Alright as a PHA (Professional Henna Artist) there are several things that I know about henna and the way it works i.e, Stain development, dye release, and quality of paste.
That being said, there are a few things I'd like to share (the following post may have a slight know-it- all tone... I apologize in advance):
First of all, henna powder comes from the leaves of a shrub called lawsonia inermis. It's been used for centuries to dye, skin, nails, hair, and certain fabrics. (If you're allergic to grasses and shrubs, it would be to your benefit to use caution when considering henna tattoos.) Natural henna consists of about 3-6 ingredients (sugar, 100% organic henna powder, some kind of natural liquid with acidic content [distilled water, tea, coffee, or lemon juice], 100 % pure essential oil (which have to be of the highest quality as they will be used on the skin), and sometimes flower water (rose water) to scent the paste and to adjust consistency.
In order for dye release to occur henna needs to sit in a warm sunny area for anywhere from 12 -16 hours, depending on choice of the ingredients, temperature and quality of henna powder used. (Also when I say temperature, I don't mean to imply that henna has to be cooked in anyway- it just needs heat so that there it can that the acid from the liquid can release the dye from the plant- hence the term 'dye release'.)
When fresh and natural henna paste (which is brown to green in color) is applied to the skin, it should not feel like it is burning, getting hot, or excessively itchy. No blisters, or skin peeling should occur at any given time from the time henna is applied to even after the design has faded. Natural henna is very healing for the skin, in fact, ancient veds (ancient Indian doctors) used henna leaves to cure infections, burns and treat fevers. Some may experience a slight itchy sensation on the design as the paste dries.
The design should stain an orange to a red orange stain. Once the dried henna paste is scraped off from the skin with a blunt edge of a butter knife or crumbles off -this is known as a fresh stain. This stain will oxidize over a period of about 48 hours to a mature stain and will be a rich burgundy brown to a deep burgundy brown if proper aftercare instructions are followed. After which the henna stain will gradually fade (not peel or blister) away, leaving a clean canvas for a potentially new design to take its place. (BTW the ultimate color of a design varies depending on the location of design and body chemistry of the person the design is rendered on.)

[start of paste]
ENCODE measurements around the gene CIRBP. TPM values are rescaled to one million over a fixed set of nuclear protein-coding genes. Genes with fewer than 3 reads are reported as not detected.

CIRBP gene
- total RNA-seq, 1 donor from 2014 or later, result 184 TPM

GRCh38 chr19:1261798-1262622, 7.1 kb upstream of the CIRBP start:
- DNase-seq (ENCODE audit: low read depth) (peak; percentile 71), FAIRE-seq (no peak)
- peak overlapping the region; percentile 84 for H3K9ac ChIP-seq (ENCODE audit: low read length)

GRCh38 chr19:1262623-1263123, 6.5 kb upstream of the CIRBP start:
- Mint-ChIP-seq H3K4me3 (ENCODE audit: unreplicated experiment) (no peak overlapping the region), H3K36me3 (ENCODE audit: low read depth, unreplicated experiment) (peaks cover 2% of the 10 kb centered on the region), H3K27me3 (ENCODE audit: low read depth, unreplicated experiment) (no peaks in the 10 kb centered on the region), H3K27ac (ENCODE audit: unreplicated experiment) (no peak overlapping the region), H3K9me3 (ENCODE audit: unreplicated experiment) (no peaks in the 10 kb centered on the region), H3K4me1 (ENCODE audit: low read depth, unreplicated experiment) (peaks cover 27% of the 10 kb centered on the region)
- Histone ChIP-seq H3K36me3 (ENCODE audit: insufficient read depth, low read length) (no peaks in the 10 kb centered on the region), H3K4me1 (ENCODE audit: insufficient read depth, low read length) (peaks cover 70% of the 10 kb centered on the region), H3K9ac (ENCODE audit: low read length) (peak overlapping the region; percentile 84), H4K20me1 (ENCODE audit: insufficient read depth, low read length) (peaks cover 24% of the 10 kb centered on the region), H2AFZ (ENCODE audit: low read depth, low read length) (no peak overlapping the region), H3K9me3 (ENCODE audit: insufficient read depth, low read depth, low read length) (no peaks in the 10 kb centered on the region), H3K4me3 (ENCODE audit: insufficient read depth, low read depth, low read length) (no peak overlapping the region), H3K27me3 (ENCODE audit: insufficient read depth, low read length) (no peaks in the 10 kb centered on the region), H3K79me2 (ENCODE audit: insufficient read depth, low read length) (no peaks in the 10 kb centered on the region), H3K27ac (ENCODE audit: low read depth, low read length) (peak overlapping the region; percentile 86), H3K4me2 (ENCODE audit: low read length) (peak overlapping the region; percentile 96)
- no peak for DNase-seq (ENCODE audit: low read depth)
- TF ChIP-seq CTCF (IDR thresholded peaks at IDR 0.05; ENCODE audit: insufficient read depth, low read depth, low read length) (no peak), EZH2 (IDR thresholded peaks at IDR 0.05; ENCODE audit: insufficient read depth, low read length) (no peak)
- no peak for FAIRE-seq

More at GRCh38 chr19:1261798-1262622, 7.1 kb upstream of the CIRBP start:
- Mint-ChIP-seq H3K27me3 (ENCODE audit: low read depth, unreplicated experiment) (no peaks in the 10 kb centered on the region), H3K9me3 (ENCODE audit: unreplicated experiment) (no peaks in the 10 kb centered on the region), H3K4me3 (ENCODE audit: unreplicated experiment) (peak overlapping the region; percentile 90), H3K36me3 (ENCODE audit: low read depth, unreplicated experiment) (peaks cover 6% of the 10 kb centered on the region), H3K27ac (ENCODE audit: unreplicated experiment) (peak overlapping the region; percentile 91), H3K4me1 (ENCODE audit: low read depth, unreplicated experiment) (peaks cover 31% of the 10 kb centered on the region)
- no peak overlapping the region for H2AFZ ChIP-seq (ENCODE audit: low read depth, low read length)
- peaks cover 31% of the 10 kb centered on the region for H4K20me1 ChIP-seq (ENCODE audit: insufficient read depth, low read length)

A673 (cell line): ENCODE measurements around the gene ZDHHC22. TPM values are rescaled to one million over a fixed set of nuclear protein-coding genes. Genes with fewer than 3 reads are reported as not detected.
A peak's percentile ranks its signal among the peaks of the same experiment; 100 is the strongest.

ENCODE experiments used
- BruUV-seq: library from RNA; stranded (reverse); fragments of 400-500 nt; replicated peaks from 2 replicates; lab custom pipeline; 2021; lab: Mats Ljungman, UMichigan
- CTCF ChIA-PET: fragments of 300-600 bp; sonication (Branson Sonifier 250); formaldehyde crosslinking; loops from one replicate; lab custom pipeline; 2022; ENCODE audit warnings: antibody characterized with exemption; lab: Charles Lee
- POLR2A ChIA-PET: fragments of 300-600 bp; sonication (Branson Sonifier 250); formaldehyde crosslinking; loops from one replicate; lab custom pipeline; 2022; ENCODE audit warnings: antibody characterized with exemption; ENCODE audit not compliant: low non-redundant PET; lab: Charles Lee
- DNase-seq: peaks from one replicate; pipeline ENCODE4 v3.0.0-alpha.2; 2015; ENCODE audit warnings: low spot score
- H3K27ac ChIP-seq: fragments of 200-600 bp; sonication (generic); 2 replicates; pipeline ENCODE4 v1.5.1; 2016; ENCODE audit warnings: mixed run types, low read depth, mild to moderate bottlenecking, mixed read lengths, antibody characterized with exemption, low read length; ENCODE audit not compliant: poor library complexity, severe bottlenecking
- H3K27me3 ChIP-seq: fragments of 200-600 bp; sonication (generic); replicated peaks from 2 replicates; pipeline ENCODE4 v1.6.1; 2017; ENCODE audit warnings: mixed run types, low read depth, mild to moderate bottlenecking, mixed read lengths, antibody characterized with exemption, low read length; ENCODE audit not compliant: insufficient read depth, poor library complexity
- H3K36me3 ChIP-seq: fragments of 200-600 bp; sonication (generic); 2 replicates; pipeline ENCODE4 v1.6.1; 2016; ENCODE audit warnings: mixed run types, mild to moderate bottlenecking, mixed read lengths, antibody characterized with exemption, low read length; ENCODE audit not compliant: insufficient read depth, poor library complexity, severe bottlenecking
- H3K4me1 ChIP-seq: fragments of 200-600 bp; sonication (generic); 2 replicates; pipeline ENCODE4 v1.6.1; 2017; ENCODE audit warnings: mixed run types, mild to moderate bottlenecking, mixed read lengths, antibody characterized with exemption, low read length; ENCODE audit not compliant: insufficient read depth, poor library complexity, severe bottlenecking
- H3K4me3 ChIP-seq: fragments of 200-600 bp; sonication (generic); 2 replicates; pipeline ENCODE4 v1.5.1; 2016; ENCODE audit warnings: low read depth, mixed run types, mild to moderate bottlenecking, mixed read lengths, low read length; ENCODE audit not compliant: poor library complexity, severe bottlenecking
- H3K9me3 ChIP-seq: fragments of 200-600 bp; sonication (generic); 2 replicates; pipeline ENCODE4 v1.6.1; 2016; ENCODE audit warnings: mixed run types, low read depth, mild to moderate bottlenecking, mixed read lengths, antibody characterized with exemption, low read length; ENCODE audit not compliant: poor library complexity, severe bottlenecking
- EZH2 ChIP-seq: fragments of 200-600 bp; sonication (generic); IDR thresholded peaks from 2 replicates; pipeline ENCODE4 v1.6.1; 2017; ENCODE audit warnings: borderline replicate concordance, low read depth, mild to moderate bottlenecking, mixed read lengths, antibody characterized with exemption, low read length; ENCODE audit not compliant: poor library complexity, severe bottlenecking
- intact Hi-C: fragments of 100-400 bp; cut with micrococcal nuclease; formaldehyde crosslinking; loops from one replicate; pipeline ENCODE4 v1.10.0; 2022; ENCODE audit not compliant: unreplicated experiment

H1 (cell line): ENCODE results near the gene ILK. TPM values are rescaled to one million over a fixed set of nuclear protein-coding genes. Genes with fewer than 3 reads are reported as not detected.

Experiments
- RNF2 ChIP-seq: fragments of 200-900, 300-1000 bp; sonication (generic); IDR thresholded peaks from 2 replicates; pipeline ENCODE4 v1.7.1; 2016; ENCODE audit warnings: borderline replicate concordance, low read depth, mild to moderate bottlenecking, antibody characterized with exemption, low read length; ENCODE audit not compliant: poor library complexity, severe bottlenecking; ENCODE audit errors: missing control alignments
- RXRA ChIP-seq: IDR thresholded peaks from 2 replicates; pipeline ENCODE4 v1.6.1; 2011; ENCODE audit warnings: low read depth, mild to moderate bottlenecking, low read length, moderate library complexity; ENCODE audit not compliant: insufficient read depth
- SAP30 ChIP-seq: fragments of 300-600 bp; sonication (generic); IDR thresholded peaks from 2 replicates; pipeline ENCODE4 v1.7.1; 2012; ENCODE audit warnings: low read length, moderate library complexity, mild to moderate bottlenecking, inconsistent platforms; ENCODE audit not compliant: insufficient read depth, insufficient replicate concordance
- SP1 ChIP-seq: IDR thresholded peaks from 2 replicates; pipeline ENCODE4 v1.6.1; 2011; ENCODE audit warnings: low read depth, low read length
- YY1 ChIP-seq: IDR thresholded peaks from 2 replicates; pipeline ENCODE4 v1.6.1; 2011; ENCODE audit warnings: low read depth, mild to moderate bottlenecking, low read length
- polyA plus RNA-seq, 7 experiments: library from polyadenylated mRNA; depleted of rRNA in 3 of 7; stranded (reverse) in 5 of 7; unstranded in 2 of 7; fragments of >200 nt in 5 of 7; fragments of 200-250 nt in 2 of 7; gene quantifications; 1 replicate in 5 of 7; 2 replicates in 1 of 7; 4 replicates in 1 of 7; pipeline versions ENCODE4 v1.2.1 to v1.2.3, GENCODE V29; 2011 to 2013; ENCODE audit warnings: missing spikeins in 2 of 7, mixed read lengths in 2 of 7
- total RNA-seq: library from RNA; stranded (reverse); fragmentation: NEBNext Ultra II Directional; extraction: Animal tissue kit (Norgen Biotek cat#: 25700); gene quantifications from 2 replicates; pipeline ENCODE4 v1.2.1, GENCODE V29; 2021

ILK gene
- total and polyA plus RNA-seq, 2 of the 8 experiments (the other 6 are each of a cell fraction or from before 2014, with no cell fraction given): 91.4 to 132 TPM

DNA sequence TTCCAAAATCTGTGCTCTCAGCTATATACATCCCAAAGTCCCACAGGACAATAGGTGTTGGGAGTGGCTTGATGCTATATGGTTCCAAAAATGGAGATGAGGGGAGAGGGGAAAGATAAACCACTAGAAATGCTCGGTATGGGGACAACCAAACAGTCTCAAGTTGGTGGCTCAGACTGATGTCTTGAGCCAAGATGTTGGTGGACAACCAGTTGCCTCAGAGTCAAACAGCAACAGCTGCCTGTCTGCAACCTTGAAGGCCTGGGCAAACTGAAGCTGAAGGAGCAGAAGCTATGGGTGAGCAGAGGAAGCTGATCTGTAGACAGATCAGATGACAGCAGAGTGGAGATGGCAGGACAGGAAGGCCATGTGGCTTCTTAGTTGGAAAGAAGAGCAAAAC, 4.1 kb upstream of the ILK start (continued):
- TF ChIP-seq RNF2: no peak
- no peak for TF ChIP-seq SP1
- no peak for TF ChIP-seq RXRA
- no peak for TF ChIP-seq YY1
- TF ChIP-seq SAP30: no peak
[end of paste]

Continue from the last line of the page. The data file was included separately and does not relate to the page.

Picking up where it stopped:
This is what the natural process of henna looks like. Natural henna doesn't look black in color, stain to a deep black color in an hour, or reek of chemical PPDs that will damage the skin (in some cases permanently scar...) and is definitely perishable (natural henna only has a shelf life of about 3 days on the shelf before it goes bad) Basically, natural henna is the exact opposite of chemical henna.
To artists who have unknowingly been using chemical henna on clients: I hope this helps artists who have been unknowingly using chemical based henna for their clients. If you are this person- there is tons and tons of information out there about natural henna, there are tons of natural henna paste recipes that you can adopt and then tweak to make your own. It's not too late to switch- your clients safety is number one priority.
To those of you who knowingly use chemical henna on your clients: knowingly put your clients in danger because it may be cheap or you're too lazy to make your own paste, and you think that that's what your people want (even though I promise you they don't want any thing to do with a chemical burn or to be left horribly scarred) - I have absolutely nothing to say to you other than you're a horrible person and you shouldn't a part of the industry.
To a someone who is super confused about whether henna is good or bad: I hope that this blog helps you understand how natural henna works, so you can use your judgement wisely when hiring a henna artist for your event or private appointment.
Welp. If you've made it this far, how about spreading the message? Share this post on your social media to help spread awareness about what henna really is. If more and more people are educated on henna safety, then one day we won't have to worry about chemical cones or PPDs, or commercial henna that lasts 6th months. We won't have to worry about black henna or think twice about getting henna anywhere. Maybe kids like Owen Richardson won't have such a traumatic henna experience. Maybe then something so rich with healing properties that's been used for centuries, that is useful in great celebrations and that save lives won't be tainted by allegations of the negligence of careless people who only care about their profit and benefit.
I know that got pretty serious, but like bro, how do you even sleep at night know that people are using your shitty, henna on joyous and auspicious occasions. How are you gonna put a persons life in jeopardy just so that you can make money? That's so low. Before you go out to scheme against hurting me, ask yourself this question. Would you put your own product on your own child's skin confidently? No. Okay, enough said.